In this weblog, we've used constructive in different ways. Often we talk about constructive as something we can create in polynomial time, like an expander. But how about constructive as in logic, when you don't get to assume the "excluded middle" where you get to assume some statement is either true or false?

The simplest well-known example is the theorem: There exists irrational \(a\) and \(b\) such that \(a^b\) is rational.

- \(\sqrt{2}^\sqrt{2}\) is rational. Let \(a = b = \sqrt{2}\).
- \(\sqrt{2}^\sqrt{2}\) is irrational. Let \(a = \sqrt{2}^\sqrt{2}\) and \(b = \sqrt{2}\).

You don't know which \(a\) is correct. You just know it exists. (A far more complicated argument shows \(\sqrt{2}^\sqrt{2}\) is in fact irrational.)

When I teach intro theory, my first proof that there are non-computable sets is by claiming the computable sets are countable but their are an uncountable number of sets over \(\Sigma^*\) so there must be an non-computable sets. I claim this is a non-constructive proof because I didn't give you the set and do an aside on constructive proofs using the example above. But that's not correct--the proof that there are uncountable number of sets over \(\Sigma^*\) is a constructive diagonalization. Give me an enumeration of the computable sets and I can easily construct a set not on that list.

In complexity, a well-known non-constructive theorem is by Kannan, showing that \(\Sigma^P_2\) does not have \(n^2\)-size circuits.

- SAT doesn't have n
^{2}-size circuits. Since SAT is in Σ_{2}we are done. - SAT has n
^{2}-size circuits. Then by Karp-Lipton Σ_{4}= Σ_{2}so L is in Σ_{2}and we are done.

Jin-Yi Cai and Osamu Watanabe, and independently Sunny Daniels, gave a constructive \(\Sigma^2_P\) machine and thus a single language in \(\Sigma^P_2\) that doesn't have \(n^2\)-size circuits. But it is not a constructive proof, as the argument the machine works requires the two cases as to whether SAT has small circuits. As far as I know, a true constructive proof of Kannan's theorem remains open.

I have no problem with non-constructive proofs—I'm in a firm believer in \(P\vee\neg P\). But if you do talk about constructivity be sure and use it appropriately.

Your root 2 example has at least one typo.

ReplyDeleteI can't find the typo. Can you be more "constructive"?

DeleteAre you saying that the first proof, the one with all of the sqrt(2)s in it, is constructive as a proof by cases?

ReplyDeleteNo, the first proof is not constructive as it depends on assuming sqrt(2)^sqrt(2) is either rational or irrational

DeleteWhy is (sqrt(2)^sqrt(2))^sqrt(2) rational???

ReplyDelete(sqrt(2)^sqrt(2)) ^ sqrt(2) = sqrt(2)^(sqrt(2) * sqrt(2)) = sqrt(2)^2 = 2

DeleteRepeated exponentiation means the exponents get multiplied.

In number theory, there are some examples of theorems proven by cases, giving a proof if the Riemann Hypothesis holds, and another if the Riemann Hypothesis fails. Some are mentioned in wikipedia like Nicolas' theorem. I've always wondered what constructive mathematicians thought of those.

ReplyDeleteI think the L in the non-constructive theorem by Kannan refers to a language in sigma_4. As stated it can easily be misunderstood as the class L. The definition of L was given in the post "Sixteen Years in the Making " (August'14) but did not survive the copy+paste.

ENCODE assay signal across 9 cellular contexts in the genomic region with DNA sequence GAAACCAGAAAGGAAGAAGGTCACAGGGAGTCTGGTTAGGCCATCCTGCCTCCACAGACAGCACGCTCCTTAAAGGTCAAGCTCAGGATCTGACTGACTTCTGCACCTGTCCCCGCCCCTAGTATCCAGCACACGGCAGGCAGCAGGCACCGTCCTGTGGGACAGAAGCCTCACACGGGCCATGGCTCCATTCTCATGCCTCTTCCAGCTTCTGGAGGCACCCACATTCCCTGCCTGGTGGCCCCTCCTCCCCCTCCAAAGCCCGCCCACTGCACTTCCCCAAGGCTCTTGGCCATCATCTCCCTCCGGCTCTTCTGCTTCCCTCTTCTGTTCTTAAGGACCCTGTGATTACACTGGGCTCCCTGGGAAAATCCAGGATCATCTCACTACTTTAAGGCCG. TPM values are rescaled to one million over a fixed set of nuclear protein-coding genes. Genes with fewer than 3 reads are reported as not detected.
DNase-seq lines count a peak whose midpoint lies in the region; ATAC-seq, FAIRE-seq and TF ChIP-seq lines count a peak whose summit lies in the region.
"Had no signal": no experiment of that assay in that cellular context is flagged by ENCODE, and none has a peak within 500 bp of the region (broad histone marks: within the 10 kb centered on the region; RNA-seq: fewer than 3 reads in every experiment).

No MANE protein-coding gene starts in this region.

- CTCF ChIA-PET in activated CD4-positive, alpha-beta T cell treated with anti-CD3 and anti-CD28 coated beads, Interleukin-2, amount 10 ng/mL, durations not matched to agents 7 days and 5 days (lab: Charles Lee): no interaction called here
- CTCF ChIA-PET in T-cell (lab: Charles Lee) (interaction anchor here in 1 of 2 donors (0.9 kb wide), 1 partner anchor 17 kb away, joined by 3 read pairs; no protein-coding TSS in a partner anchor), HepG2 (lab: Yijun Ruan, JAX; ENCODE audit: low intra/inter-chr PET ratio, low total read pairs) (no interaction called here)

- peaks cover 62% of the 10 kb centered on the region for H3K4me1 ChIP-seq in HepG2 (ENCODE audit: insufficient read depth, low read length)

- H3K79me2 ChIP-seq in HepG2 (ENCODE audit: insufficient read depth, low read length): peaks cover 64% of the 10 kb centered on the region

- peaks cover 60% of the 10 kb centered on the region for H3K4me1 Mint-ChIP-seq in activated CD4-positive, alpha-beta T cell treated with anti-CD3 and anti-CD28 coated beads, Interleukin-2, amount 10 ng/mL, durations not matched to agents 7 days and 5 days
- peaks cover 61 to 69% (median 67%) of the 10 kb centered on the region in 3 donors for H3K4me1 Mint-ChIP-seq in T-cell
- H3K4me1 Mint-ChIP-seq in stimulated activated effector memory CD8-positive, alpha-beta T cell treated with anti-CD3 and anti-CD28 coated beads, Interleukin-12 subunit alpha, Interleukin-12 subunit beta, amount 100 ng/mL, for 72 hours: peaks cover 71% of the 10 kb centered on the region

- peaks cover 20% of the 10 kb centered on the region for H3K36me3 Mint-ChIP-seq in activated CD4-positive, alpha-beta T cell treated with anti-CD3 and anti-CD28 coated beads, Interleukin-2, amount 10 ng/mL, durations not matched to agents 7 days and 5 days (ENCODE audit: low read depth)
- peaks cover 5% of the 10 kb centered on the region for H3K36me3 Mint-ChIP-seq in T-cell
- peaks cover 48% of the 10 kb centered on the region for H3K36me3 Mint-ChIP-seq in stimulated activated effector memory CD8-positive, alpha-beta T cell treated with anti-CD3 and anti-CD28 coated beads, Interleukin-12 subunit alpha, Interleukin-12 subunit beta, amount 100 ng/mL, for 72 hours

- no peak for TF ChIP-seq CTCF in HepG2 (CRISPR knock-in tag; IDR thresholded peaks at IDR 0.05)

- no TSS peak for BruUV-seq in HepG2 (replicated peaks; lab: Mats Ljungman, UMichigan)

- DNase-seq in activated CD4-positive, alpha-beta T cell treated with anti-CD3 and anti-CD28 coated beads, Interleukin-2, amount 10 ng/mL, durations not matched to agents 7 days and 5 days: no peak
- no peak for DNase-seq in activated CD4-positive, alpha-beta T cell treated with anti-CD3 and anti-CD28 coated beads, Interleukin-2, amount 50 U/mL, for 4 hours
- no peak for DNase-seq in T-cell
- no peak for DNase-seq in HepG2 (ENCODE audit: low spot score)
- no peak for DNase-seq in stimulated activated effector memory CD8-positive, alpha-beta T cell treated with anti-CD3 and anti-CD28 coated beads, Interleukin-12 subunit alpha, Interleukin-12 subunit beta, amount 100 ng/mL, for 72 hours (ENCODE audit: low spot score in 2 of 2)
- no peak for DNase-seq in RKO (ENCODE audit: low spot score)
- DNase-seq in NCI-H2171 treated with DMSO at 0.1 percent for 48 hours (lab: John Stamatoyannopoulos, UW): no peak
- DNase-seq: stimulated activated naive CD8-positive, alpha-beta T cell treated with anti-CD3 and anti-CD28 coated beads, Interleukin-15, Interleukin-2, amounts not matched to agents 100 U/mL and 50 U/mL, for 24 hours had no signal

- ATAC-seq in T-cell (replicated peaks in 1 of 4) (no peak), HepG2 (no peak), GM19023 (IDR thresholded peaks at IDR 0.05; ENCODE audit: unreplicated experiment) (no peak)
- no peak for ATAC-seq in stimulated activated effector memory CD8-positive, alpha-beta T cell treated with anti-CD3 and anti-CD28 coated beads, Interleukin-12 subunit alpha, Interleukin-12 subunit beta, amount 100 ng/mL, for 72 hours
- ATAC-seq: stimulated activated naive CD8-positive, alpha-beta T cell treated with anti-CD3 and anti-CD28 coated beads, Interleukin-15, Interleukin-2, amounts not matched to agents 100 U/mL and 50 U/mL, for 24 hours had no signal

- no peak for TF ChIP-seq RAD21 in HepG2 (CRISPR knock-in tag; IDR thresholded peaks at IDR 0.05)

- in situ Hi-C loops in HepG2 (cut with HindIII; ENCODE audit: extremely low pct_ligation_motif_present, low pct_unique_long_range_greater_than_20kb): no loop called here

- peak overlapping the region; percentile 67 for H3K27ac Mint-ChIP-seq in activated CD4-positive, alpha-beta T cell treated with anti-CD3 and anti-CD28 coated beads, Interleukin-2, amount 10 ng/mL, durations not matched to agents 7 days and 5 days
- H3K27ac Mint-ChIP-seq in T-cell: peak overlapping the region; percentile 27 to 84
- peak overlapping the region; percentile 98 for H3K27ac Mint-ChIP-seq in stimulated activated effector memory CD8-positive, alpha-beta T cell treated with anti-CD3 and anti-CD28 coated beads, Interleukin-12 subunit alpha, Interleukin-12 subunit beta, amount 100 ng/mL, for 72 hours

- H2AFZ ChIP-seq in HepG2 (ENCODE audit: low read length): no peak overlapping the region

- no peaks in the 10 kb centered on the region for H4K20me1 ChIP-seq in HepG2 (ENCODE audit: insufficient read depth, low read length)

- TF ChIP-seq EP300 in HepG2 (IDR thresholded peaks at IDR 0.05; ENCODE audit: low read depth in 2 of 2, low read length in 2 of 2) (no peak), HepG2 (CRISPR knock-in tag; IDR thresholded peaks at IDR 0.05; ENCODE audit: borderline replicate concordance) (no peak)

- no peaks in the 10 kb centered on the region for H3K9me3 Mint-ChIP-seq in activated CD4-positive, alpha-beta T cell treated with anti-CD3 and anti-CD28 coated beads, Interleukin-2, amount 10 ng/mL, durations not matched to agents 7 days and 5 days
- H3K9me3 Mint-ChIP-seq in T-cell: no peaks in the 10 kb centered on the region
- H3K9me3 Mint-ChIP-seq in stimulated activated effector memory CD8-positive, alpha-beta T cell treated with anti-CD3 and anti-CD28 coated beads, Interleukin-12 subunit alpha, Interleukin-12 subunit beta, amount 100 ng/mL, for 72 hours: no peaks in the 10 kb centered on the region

ReplyDeleteIn general, keep up the great work. This blog is awesome!

Haven't there been some more recent (last 5 years maybe?) circuit lower-bound results whose proofs are non-constructive in the sense of explicitly using the law of the excluded middle? I feel like I've seen at least one such paper, but unfortunately, I can't recall any more details.

ReplyDeleteI finally tracked down the result I was thinking of: Theorem 1 of "Why are Proof Complexity Lower Bounds Hard?" by Ján Pich and Rahul Santhanam, FOCS 2019.

DeleteThis post reminds me of that great non-constructive joke.

ReplyDeleteTo some fuel to the fire, constructivist don't agree on what it exactly means. See "Varieties of Constructive Mathematics".

ReplyDeleteAnd you can always state classical theorems in a construction way using Godel's translation.

not (not A and not B)

which indicates that essentially they are interpreting or as having a new meaning.

It seems that Daniels's proof can be presented in a constructive way. He defined languages L_k for any k and the description of the \Sigma^p_2 machines that decide L_k are computable in polynomial time in k. So we can write the statement B:="for every k, L_k is not in size(n^k)" as a \Pi_2 sentence in the language of arithmetic as follows:

ReplyDeleteB:=For every k and every c, there is a natural number n such that any circuit of size at most cn^k+c with input length n does not decide L_k correctly on inputs of length n.

As the property "any circuit of size at most cn^k+c with input length n does not decide L_k correctly on inputs of length n" is a primitive recursive property (it is actually a bounded formula in the language of Buss's bounded arithmetic) B is a \Pi_2 sentence. Daniels's proof can be formalized in Peano arithmetic and as it is known that Peano arithmetic is \Pi_2 conservative over Heyting arithmetic we get that Heyting arithmetic can prove B which implies the existence of a constructive proof of Daniels's result. Here is the wiki link about \Pi_2 conservativity of Peano arithmetic over Heyting arithmetic:

https://en.wikipedia.org/wiki/Friedman_translation

Are we talking about proving results in a logical system in which "P or not P" is neither an axiom nor a theorem of that system? How far would you be able to get in such a system? Or are we just talking about avoiding the use of "P or not P" in certain crucial points in the proof?

ReplyDeleteYou shouldn't use the excluded middle (P or not P) but it's really about constructive methods, like proving P implies Q but showing how to convert a proof of P into a proof of Q.

Delete